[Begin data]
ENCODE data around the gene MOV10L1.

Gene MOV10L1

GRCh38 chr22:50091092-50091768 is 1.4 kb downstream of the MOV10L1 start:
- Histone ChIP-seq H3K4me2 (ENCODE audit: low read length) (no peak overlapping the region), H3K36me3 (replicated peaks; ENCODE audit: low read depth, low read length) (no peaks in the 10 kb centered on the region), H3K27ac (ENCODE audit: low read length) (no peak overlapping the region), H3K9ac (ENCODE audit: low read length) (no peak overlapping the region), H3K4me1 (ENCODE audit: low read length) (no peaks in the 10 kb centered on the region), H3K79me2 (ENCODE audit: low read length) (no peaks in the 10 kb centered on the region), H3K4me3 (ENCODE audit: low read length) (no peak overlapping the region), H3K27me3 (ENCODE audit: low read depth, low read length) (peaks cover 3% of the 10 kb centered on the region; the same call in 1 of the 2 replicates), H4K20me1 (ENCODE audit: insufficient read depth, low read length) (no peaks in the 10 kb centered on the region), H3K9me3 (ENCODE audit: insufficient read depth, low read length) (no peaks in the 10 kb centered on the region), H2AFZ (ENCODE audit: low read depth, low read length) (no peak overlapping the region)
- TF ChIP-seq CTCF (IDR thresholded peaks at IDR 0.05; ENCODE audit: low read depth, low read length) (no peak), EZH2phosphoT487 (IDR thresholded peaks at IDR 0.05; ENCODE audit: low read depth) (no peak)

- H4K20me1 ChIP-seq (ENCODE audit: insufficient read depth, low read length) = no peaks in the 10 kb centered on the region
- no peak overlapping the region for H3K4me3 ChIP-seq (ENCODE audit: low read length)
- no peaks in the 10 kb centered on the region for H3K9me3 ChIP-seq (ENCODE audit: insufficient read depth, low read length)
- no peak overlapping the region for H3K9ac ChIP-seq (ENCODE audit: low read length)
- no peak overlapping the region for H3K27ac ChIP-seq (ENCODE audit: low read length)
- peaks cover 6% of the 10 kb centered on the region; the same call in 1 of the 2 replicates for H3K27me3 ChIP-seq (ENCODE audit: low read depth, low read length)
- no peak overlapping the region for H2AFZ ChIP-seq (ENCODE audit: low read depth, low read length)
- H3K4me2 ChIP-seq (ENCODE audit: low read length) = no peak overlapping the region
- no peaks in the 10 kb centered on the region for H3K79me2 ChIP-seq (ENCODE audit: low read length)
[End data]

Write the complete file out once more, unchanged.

ENCODE data around the gene MOV10L1.

Gene MOV10L1

GRCh38 chr22:50091092-50091768 is 1.4 kb downstream of the MOV10L1 start:
- Histone ChIP-seq H3K4me2 (ENCODE audit: low read length) (no peak overlapping the region), H3K36me3 (replicated peaks; ENCODE audit: low read depth, low read length) (no peaks in the 10 kb centered on the region), H3K27ac (ENCODE audit: low read length) (no peak overlapping the region), H3K9ac (ENCODE audit: low read length) (no peak overlapping the region), H3K4me1 (ENCODE audit: low read length) (no peaks in the 10 kb centered on the region), H3K79me2 (ENCODE audit: low read length) (no peaks in the 10 kb centered on the region), H3K4me3 (ENCODE audit: low read length) (no peak overlapping the region), H3K27me3 (ENCODE audit: low read depth, low read length) (peaks cover 3% of the 10 kb centered on the region; the same call in 1 of the 2 replicates), H4K20me1 (ENCODE audit: insufficient read depth, low read length) (no peaks in the 10 kb centered on the region), H3K9me3 (ENCODE audit: insufficient read depth, low read length) (no peaks in the 10 kb centered on the region), H2AFZ (ENCODE audit: low read depth, low read length) (no peak overlapping the region)
- TF ChIP-seq CTCF (IDR thresholded peaks at IDR 0.05; ENCODE audit: low read depth, low read length) (no peak), EZH2phosphoT487 (IDR thresholded peaks at IDR 0.05; ENCODE audit: low read depth) (no peak)

- H4K20me1 ChIP-seq (ENCODE audit: insufficient read depth, low read length) = no peaks in the 10 kb centered on the region
- no peak overlapping the region for H3K4me3 ChIP-seq (ENCODE audit: low read length)
- no peaks in the 10 kb centered on the region for H3K9me3 ChIP-seq (ENCODE audit: insufficient read depth, low read length)
- no peak overlapping the region for H3K9ac ChIP-seq (ENCODE audit: low read length)
- no peak overlapping the region for H3K27ac ChIP-seq (ENCODE audit: low read length)
- peaks cover 6% of the 10 kb centered on the region; the same call in 1 of the 2 replicates for H3K27me3 ChIP-seq (ENCODE audit: low read depth, low read length)
- no peak overlapping the region for H2AFZ ChIP-seq (ENCODE audit: low read depth, low read length)
- H3K4me2 ChIP-seq (ENCODE audit: low read length) = no peak overlapping the region
- no peaks in the 10 kb centered on the region for H3K79me2 ChIP-seq (ENCODE audit: low read length)